Bonfire Guidelines

Please follow the guidelines below.

A bonfire can be a useful way for disposing of garden waste that cannot be composted. Remember that the allotment sites are surrounded by residential properties and we need to ensure that you do not cause a nuisance to others when disposing of your waste.

Currently the main bonfire time is around Guy Fawkes Night. If you do have a bonfire to dispose of garden waste, please ensure that you follow the committee’s good bonfire guidelines.

Only have bonfires on the days designated by the allotment committee, currently these are 4-6 November and on the weekend of the AGM.

Do not bring any refuse from outside the site to burn on the allotment. This includes household rubbish,rubber tyres or anything containing plastic, foam or paint, aerosols and glass bottles. This is not an exhaustive list!

Keep your bonfire to a manageable level. No more than 1.5 metres or (4.5 feet) squared and 1.0metres (3 feet) high. If this rule is not adhered to your bonfire may be dismantled! Keep your bonfire away from trees, fences and sheds. Remember sheds may highly combustible materials.

Never use oil, petrol, methylated spirits or any other accelerants to light a fire– you could damage yourself as well as the environment. Never leave a fire unattended or leave it to smoulder – always put it out. It is advisable that you have a bucket of water handy in case your bonfire gets out of control and in order to put it out.

Where possible only burn dry material not damp, which causes more smoke Feed your fire regularly with small amounts of fresh material – hot fires with visible flames create less smoke.

Ensure that care is taken when children are around; keep a look out for wild animals and pets in a bonfire before you light it. Remember to check for hibernating hedgehogs and sleeping pets!

Incinerator bin burning

If you have an incinerator bin please ensure that you only use it with the lid on.

Keep the incinerator bin as far away from residential properties as you can to minimise the nuisance that the smoke may cause.  Also try not to use your incinerator bin on excessively windy days to minimise the nuisance that the smoke may cause, and where possible only burn dry material not damp, which causes more smoke.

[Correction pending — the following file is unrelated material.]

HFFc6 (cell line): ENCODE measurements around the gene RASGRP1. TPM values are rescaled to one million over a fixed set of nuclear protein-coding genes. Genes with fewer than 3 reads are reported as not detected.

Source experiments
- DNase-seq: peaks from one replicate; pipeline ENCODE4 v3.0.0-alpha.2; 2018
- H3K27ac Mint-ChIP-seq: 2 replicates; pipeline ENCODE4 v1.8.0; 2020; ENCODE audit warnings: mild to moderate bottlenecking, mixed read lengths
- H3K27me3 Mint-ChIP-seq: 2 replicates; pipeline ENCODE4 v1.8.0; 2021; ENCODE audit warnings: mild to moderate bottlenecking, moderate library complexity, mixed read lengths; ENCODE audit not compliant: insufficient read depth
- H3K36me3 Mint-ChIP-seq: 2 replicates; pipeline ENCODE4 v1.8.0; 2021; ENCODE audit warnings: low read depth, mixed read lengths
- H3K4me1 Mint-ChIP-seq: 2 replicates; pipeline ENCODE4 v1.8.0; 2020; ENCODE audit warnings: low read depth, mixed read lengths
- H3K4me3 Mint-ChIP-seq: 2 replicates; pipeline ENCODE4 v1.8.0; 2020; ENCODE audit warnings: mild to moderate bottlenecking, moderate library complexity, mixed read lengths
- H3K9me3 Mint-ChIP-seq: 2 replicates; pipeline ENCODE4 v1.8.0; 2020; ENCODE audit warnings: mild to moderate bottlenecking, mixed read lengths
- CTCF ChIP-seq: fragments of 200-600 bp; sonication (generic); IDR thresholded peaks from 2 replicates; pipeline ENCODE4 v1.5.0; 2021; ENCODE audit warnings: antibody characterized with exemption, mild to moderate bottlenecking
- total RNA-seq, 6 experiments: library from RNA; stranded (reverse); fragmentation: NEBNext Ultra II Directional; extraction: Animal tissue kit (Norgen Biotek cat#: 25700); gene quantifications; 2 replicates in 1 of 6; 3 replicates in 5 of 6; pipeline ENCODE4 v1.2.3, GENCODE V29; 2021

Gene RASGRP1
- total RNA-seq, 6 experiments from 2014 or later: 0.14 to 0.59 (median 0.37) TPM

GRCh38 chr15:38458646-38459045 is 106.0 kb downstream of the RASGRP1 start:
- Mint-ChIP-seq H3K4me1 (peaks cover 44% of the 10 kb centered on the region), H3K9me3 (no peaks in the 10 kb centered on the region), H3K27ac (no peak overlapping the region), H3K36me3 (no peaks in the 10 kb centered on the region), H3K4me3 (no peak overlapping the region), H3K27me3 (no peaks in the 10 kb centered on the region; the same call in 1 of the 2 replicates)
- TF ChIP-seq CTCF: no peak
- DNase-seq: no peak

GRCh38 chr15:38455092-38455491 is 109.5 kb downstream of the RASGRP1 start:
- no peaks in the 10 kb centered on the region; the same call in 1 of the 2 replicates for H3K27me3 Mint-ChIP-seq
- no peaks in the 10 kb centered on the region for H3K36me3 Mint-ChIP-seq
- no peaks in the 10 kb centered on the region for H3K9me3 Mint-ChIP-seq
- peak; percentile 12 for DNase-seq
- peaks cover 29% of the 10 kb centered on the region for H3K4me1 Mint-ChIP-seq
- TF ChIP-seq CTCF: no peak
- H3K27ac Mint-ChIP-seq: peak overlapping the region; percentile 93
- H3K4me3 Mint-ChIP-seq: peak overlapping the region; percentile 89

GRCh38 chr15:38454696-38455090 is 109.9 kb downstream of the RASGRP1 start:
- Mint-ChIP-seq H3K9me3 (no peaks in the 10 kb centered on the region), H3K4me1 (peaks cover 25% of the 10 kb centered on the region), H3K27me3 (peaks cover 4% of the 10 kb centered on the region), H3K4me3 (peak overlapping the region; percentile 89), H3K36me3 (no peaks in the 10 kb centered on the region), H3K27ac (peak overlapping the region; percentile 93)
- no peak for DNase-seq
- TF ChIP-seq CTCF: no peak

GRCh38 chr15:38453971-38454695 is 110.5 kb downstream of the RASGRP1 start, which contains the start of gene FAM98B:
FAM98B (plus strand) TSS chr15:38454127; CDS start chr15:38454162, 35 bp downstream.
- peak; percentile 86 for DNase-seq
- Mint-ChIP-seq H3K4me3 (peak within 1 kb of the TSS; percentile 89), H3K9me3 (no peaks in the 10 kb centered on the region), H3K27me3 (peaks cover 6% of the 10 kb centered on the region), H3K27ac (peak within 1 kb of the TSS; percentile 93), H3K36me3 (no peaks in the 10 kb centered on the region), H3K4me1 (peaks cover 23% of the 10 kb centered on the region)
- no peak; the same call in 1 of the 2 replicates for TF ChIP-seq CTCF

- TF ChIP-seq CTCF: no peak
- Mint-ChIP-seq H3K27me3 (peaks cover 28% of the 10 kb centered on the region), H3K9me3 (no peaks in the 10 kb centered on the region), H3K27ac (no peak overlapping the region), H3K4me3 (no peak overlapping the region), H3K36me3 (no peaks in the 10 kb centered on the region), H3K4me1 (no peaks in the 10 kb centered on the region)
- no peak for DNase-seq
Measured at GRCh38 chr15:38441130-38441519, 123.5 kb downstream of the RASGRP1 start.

Please be aware that the incinerator bins become very hot and it is advisable that gloves are worn if moving the bin or the lid. Ensure that care is taken when children are around. Please be aware that the incinerator bins stay hot for a considerable period and the removal of the lid can reignite a fire within so ensure your bin is out before you leave your plot.   

Issues with others

If you see any other plot holder contravening these rules, please contact a committee member as soon as possible. We do not want to run the risk of upsetting the neighbours or the council!

Legal stuff you need to know

It is an offence under the Act to cause a statutory nuisance. This includes smoke, fumes or gases “emitted from premises so as to be prejudicial to health or a nuisance” and includes nuisance created by bonfires and Incinerator bins. Under the Environmental Protection Act 1990 (as amended), Environmental Health has a statutory duty to investigate potential statutory nuisances,including bonfire complaints. If it is determined that a statutory nuisance exists, is likely to occur or has previously existed and is likely to recur, then an abatement notice may be served.  Where such a notice is contravened or not complied with, enforcement action may follow which could result in prosecution and a fine at the current scale.  Should an abatement notice be served, your allotment tenancy will be reviewed by the committee and may be terminated.Highways Act 1980 Anyone lighting a fire and allowing smoke to drift across a road faces a fine if it endangers traffic. Contact the police in this case.

Environmental Protection Act 1990